The first several weeks of the season I rode 20-30 miles each weekend with the Team, but it became evident that I was faster than the other Medio riders. Week 8, my coach informed me that he was being moved up to the Gran team and that he would be replaced with another coach who turned out to be slower than me. So when I arrived for a training ride on Week 9, the head coach sauntered over and asked me how I felt about training for the Gran so that I wouldn't end up being a ride group of one. I hemmed and hawed but finally agreed to try it out. My principal fear was that I didn't have enough time for training. In addition to the Saturday team rides, for the Gran, the calendar calls for 3 more days a week of 35-40 miles. I was riding maybe 2 additional days a week but only 20 miles or less, and I just didn't have time for anymore mileage between the running, swimming, and boot camp I was also doing. The coach told me most people didn't follow the calendar anyway.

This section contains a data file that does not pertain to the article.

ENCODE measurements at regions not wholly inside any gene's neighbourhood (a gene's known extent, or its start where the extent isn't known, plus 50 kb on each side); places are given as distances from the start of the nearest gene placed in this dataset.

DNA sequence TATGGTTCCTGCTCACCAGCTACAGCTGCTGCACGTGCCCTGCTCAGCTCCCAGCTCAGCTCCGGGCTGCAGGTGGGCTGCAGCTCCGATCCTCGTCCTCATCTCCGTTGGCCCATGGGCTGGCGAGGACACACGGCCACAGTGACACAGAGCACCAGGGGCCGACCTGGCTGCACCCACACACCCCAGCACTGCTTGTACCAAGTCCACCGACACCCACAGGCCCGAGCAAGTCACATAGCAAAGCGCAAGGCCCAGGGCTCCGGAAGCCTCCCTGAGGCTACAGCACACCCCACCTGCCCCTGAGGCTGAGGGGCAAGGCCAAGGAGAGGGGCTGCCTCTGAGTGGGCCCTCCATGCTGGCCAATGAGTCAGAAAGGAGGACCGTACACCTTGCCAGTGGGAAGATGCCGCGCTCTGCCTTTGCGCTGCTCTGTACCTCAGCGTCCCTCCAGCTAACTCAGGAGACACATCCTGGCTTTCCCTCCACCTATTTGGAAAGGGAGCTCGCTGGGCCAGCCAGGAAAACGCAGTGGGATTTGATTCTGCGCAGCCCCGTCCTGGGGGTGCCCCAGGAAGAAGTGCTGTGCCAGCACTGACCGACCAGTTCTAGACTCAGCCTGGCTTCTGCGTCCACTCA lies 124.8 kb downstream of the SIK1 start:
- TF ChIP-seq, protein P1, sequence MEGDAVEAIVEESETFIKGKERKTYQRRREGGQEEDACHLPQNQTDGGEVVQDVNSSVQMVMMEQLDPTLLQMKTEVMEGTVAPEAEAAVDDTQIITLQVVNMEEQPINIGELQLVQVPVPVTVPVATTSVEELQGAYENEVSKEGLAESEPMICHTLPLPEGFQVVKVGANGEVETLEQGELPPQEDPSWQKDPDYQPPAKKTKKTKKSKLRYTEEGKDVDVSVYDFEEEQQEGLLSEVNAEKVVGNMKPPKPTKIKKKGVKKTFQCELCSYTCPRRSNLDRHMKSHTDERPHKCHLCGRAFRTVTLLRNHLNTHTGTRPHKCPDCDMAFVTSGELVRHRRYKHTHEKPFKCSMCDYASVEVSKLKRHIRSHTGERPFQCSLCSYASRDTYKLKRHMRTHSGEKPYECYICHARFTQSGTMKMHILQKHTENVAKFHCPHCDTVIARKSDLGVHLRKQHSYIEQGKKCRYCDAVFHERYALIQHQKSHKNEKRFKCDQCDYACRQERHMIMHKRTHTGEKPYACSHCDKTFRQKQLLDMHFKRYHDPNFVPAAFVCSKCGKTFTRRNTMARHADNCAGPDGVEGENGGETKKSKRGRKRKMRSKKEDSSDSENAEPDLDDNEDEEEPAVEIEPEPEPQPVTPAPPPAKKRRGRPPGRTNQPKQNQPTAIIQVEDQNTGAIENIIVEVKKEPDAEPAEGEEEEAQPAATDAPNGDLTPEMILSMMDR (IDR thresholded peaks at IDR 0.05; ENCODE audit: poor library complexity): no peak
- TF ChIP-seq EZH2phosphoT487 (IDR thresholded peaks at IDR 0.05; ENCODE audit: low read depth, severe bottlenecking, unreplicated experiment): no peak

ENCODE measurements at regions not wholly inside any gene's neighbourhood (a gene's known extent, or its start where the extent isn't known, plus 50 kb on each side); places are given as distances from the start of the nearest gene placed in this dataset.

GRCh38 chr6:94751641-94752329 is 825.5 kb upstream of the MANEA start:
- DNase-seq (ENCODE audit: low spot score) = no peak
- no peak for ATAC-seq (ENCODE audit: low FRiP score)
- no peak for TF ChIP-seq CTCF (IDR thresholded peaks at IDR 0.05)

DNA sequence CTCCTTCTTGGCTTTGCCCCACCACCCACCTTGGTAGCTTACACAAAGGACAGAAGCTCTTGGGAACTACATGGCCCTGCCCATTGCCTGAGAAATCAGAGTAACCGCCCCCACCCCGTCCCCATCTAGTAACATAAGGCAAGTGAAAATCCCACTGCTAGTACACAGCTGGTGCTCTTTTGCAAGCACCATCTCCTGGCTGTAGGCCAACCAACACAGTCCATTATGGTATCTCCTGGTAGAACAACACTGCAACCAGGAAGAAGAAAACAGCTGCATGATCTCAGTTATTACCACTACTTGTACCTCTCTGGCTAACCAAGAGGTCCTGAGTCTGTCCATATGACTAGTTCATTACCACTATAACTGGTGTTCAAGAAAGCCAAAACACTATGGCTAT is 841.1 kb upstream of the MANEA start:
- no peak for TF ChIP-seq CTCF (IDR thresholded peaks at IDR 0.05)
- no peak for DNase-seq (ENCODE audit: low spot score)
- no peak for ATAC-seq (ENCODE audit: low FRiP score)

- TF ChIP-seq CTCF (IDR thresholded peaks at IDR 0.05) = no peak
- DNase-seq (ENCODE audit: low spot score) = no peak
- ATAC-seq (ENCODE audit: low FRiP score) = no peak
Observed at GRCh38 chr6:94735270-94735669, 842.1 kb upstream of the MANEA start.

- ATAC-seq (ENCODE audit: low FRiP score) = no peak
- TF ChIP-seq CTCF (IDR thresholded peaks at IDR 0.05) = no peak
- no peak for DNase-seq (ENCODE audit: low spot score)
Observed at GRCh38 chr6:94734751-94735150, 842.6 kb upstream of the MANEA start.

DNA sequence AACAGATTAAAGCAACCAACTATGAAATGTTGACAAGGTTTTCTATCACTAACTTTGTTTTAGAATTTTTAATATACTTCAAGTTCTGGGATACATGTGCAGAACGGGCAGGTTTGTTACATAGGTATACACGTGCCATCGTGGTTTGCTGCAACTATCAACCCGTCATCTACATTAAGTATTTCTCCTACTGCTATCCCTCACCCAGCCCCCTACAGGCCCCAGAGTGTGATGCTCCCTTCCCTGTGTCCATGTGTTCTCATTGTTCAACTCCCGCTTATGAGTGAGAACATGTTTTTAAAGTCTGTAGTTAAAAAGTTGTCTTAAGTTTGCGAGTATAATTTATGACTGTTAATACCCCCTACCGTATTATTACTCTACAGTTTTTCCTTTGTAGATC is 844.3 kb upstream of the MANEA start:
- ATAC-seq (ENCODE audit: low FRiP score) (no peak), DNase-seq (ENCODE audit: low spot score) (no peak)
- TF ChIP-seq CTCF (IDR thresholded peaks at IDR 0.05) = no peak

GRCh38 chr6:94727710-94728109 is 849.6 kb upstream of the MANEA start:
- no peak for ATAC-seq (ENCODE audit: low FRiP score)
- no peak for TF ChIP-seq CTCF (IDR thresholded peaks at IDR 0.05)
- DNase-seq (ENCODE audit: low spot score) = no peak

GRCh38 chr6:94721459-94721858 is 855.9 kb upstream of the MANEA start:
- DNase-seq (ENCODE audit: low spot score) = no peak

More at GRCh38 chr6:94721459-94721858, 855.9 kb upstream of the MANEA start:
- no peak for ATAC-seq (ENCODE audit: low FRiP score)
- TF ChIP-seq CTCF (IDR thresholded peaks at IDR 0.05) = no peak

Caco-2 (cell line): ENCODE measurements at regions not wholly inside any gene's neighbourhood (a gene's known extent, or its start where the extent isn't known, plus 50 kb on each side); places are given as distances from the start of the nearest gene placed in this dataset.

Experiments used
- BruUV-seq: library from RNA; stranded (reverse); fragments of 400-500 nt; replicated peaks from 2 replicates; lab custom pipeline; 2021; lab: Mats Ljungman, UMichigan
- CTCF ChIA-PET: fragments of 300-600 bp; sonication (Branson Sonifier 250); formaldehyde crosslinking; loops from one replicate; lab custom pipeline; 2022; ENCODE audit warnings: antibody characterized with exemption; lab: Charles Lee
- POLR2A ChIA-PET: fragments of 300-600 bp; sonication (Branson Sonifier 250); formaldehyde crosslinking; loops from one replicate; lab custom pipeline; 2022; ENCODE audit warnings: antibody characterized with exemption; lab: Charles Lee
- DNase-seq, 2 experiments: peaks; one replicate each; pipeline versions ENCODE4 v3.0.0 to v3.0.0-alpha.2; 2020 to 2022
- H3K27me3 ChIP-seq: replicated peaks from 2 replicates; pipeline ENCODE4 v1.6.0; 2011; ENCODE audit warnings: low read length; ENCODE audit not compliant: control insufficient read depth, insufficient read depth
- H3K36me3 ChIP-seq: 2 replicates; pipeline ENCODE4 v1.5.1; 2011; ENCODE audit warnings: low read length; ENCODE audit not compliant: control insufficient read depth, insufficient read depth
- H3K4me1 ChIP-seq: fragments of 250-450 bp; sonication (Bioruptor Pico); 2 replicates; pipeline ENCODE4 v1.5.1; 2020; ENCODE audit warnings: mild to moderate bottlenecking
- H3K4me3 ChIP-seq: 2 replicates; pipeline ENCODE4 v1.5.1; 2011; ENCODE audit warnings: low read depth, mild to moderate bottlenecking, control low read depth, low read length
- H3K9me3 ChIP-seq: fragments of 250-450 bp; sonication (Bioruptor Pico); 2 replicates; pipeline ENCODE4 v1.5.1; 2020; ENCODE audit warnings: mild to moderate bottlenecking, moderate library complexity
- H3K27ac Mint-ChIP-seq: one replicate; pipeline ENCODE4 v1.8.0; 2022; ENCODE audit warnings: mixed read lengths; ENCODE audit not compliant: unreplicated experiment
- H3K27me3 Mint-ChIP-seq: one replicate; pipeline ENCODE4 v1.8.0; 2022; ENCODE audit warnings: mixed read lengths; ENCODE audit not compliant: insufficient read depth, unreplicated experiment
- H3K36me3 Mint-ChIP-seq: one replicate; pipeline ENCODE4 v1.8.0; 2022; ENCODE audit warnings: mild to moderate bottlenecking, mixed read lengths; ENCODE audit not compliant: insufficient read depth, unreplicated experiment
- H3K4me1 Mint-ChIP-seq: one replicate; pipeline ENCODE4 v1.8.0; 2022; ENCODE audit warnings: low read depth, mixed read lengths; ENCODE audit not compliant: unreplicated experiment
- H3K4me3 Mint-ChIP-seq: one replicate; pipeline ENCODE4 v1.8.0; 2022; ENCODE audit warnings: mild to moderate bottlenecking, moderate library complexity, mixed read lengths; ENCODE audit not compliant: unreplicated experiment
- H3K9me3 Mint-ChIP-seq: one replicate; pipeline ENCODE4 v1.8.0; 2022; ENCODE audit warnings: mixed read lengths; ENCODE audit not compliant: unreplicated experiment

Well let me tell you, the first ride with the Gran group was tough! 44 miles (a jump from 30) including 4,000 feet of climbing up some very steep hills and I still had not switched over to clipless pedals. I was extremely tired following the ride. However, it had been nice to ride with a larger group including some wonderful people who assured me that the ride had been hard for them too. My mentor suggested that I probably hadn't eaten enough, and that saved the rest of my season. I had no idea how many calories you have to intake on a bike - it's a lot!